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Error and Logging

[Ongoing series of blog posts to inform potential developers, users and (hopefully investors) about this new app ecosystem I am architecting, designing, developing and deploying. More details at this page]

A system, no matter how good it, should be capable of giving the right communication. This applies to people too. If there are two individuals, one of them an excellent work person with poor communication skills, and the other with average skills but excellent communication. On my best day or the worst day, I will always go with the person who has excellent communication skills (and medium work skills). That’s because a person with good communication is the one who will keep me informed about the good and the bad stuff, no matter how comfortable/uncomfortable the truth is.

On the outset, this all seems like common sense. However, in all the years I have been working, common sense is perhaps the rarest of commodities. People do stupid things, and then hide behind a veil of ego and false claims and losing touch with reality. That is why, as I continue to work on my app ecosystem, I realized that it is essential that it has a proper error and logging system.

From a strictly programming perspective, error and logs, both do the exact same thing. When something happens as expected, it is ‘logged’. When something unexpected happens, it is also logged, but shows up as a ‘error’. For instance, when a user signs in successfully, that is a ‘log’. A user signs in but it does happen for some reason, that would be an ‘error’.

A collection of logs is useful for making decisions related to performance optimization. For instance, if every user in the system is taking 10 seconds to sign in, and I discover that there is a new library that allows signs in to happen in 5 seconds, I know I need to implement that. There by saving 5 seconds for every user on the system. Logs are more of a proactive measure at making a system better. We use the collection of, the collection of (two repeated collections, not typo here), logs to find out what about the system can be improved.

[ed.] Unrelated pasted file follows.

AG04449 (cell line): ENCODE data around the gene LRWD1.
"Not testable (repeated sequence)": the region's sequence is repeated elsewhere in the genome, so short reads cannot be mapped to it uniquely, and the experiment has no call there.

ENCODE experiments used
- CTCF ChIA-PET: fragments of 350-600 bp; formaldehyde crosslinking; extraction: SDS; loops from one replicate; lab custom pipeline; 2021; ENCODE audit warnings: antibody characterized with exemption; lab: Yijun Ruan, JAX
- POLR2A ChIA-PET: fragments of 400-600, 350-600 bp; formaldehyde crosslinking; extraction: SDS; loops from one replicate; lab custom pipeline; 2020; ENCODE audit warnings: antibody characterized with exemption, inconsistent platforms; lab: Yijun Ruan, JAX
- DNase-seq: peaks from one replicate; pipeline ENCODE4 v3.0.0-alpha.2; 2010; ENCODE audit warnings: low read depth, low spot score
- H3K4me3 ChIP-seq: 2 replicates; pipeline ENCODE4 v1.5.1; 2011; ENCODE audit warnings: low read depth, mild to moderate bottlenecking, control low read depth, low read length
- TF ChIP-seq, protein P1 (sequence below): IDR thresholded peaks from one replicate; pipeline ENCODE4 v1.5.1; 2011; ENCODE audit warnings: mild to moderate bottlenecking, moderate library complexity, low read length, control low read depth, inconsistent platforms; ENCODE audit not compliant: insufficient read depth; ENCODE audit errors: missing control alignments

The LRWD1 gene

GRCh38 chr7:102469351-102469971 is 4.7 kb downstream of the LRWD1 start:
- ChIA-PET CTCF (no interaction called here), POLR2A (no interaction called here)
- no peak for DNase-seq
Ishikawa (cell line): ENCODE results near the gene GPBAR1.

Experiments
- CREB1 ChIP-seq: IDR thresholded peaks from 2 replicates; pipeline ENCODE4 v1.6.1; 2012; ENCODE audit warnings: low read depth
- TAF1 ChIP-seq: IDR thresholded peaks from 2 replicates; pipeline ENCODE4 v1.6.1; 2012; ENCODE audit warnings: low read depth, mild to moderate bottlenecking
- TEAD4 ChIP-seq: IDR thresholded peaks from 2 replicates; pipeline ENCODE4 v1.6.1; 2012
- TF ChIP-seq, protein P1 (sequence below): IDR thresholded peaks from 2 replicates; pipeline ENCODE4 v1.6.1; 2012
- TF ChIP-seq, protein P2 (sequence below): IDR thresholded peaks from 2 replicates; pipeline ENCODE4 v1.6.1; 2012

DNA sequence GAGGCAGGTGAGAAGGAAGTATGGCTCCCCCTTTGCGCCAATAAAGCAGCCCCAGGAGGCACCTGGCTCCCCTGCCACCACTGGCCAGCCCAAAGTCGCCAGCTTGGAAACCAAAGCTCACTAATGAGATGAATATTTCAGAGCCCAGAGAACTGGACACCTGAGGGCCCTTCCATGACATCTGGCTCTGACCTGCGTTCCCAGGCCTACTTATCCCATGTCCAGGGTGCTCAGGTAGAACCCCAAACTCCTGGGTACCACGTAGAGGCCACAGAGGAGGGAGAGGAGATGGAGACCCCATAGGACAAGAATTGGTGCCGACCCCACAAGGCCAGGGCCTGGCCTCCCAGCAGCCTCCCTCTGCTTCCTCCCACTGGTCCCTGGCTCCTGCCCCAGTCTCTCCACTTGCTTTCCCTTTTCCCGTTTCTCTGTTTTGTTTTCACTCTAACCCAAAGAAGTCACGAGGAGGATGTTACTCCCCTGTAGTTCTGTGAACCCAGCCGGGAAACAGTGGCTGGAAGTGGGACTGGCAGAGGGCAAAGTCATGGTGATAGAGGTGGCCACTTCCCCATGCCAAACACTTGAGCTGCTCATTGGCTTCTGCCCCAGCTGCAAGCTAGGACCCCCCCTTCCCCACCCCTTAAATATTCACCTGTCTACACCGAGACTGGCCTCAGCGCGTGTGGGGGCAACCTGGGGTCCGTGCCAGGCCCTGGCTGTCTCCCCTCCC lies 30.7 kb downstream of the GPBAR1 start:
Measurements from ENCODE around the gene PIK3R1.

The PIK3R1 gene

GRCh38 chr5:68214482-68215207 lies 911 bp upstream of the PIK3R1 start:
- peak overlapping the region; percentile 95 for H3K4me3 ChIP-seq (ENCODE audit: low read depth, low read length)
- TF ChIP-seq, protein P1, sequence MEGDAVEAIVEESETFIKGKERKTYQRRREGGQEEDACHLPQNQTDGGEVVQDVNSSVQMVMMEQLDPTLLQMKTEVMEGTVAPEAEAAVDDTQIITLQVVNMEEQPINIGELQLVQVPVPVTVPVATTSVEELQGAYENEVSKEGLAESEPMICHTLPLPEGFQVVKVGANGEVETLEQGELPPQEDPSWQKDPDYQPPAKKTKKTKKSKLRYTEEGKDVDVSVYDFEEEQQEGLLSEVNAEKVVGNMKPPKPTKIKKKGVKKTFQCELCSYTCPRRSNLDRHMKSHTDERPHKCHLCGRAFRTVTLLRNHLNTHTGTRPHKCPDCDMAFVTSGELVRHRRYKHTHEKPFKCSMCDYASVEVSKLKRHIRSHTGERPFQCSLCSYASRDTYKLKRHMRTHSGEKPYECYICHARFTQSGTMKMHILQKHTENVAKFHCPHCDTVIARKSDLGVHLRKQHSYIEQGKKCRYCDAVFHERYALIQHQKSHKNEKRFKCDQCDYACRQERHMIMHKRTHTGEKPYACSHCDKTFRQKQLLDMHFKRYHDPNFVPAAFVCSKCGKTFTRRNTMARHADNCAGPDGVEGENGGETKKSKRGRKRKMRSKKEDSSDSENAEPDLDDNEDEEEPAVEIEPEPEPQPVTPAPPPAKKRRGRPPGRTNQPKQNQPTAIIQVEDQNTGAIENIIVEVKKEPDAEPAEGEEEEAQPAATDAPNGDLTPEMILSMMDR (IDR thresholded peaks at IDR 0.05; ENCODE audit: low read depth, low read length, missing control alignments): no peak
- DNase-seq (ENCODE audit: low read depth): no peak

A collection of errors is useful for finding out what is going wrong. This, unlike the logs, are about reacting to something that is going wrong. Let’s use the sign in example. If 10% of users are having difficulty signing in, then that is a problem. A problem that needs to be fixed as soon as possible, and the system should automatically trigger when the error percentage rises. Inform the operation folks and established documentation should also be automatically triggered allowing emergency response to start working.

In fact, if possible, the system should not only diagnose the issue on its own but also, if possible, fix it on its own. I could be throwing darts in the dark here but I think this is what machine learning is all about. The machine learns from its own mistakes and then starts doing things. Like say, fix problems with no intervention from anybody. I think this is practical and even possible. By my own experience, mistakes are like wheels. Some wheels need to be invented, while others have already been invented, and hence need not be reinvented.

Let’s say, the system logs an error system for the first time. This is the first time, so a human is involved in fixing it. Once the issue has been fixed, programming is done so that next time, when the same error is triggered, the system will attempt this fix. That means, no human need to be involved. The human can now focus on fixing new issues, instead of reinventing a wheel that already has been wheeled out last time. Machines are good at repetitive tasks, and that means, if something has been repeated, I don’t quite understand why humans should be involved? The time spent by the human re-fixing what has already been fixed could be used for something else. That time could be spent fixing new issues. That time could be spent improving the system, like making it faster or better. For all I know, the human can use the same time to watch a movie or fall asleep on the couch or go for a walk. The idea is to avoid reinventing the wheel, let the machine do what is already done and the human do something new and exciting.

So yes, my app ecosystem will have a machine learning enabled error and logging system.

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